This will likely be the last full post I do on the show. Not to mention, by now, you've probably seen most of the same bikes over and over again.
I like old Triumphs the best when they tight and simple. That is not to say that it's simple to build a bike like this.
It's not hard to make a rigid look good, so I'm always interested to see how different guys handle a swing arm bike.
Hogan, who won the best bobber also owns this Panhead. I sort of have a problem with white frames... not the most practical color for and old Harley.
VL frames have made a comeback. Some make room for an overhead mill better than others. This is one of the better ones. Also, It appears the hard tail was replaced with a EL/FL rear section.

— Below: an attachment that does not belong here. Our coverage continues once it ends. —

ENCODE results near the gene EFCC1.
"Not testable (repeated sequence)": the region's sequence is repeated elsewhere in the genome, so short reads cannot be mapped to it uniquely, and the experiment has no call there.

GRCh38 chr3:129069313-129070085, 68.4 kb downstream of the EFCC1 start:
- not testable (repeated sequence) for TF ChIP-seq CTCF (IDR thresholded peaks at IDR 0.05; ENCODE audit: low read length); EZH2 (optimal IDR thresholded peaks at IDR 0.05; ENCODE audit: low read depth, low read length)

Josh resets the knuckle just before the winner is announced. I think he's doing a double take to make sure it ain't gonna fall off it's side stand. The guy with all the camera gear is the famous biker photog Michael Lichter.
One different way to set up a shovel. The rear seat doubles as an auxiliary fuel tank.
Shameless Self Promotion. A few goodies in my booth. I hand color (paint), black and white line art prints. The goal is to make and sell affordable one off original art.
This very cool 1938 knucklehead was runner up for the Best Bobber Award. It was a very tough decision between it and the Panhead I ultimately picked.
It wasn't just choppers. Todd had his own display full of antique bikes. This all original cop bike ran like a sewing machine.
I may post a individual shot of a particular bike here and there, other than that... That's all folks!